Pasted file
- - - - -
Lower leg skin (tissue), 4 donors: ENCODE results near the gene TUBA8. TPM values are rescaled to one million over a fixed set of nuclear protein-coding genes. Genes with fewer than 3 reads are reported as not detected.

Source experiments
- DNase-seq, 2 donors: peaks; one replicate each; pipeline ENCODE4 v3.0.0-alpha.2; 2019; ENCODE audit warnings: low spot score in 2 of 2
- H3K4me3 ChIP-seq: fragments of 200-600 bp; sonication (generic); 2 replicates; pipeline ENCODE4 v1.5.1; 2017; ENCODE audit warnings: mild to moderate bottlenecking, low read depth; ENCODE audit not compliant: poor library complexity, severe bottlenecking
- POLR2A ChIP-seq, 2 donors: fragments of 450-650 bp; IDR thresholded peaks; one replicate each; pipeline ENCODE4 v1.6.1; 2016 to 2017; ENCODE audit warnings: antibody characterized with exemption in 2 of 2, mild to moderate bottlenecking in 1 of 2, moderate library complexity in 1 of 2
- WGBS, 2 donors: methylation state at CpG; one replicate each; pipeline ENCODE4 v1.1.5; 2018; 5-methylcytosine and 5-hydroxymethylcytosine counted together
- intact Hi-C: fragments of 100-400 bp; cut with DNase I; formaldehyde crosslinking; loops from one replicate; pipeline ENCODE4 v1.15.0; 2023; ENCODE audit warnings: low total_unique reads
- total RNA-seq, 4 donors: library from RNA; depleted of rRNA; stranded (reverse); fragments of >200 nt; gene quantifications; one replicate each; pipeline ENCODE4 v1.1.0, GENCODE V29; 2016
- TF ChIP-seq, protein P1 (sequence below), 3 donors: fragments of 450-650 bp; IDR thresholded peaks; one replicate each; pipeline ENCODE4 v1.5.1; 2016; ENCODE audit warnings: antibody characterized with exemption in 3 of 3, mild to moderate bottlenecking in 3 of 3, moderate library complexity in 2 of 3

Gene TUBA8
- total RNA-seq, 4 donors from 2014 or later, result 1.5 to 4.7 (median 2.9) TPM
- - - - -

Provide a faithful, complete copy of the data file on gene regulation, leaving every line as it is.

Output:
Lower leg skin (tissue), 4 donors: ENCODE results near the gene TUBA8. TPM values are rescaled to one million over a fixed set of nuclear protein-coding genes. Genes with fewer than 3 reads are reported as not detected.

Source experiments
- DNase-seq, 2 donors: peaks; one replicate each; pipeline ENCODE4 v3.0.0-alpha.2; 2019; ENCODE audit warnings: low spot score in 2 of 2
- H3K4me3 ChIP-seq: fragments of 200-600 bp; sonication (generic); 2 replicates; pipeline ENCODE4 v1.5.1; 2017; ENCODE audit warnings: mild to moderate bottlenecking, low read depth; ENCODE audit not compliant: poor library complexity, severe bottlenecking
- POLR2A ChIP-seq, 2 donors: fragments of 450-650 bp; IDR thresholded peaks; one replicate each; pipeline ENCODE4 v1.6.1; 2016 to 2017; ENCODE audit warnings: antibody characterized with exemption in 2 of 2, mild to moderate bottlenecking in 1 of 2, moderate library complexity in 1 of 2
- WGBS, 2 donors: methylation state at CpG; one replicate each; pipeline ENCODE4 v1.1.5; 2018; 5-methylcytosine and 5-hydroxymethylcytosine counted together
- intact Hi-C: fragments of 100-400 bp; cut with DNase I; formaldehyde crosslinking; loops from one replicate; pipeline ENCODE4 v1.15.0; 2023; ENCODE audit warnings: low total_unique reads
- total RNA-seq, 4 donors: library from RNA; depleted of rRNA; stranded (reverse); fragments of >200 nt; gene quantifications; one replicate each; pipeline ENCODE4 v1.1.0, GENCODE V29; 2016
- TF ChIP-seq, protein P1 (sequence below), 3 donors: fragments of 450-650 bp; IDR thresholded peaks; one replicate each; pipeline ENCODE4 v1.5.1; 2016; ENCODE audit warnings: antibody characterized with exemption in 3 of 3, mild to moderate bottlenecking in 3 of 3, moderate library complexity in 2 of 3

Gene TUBA8
- total RNA-seq, 4 donors from 2014 or later, result 1.5 to 4.7 (median 2.9) TPM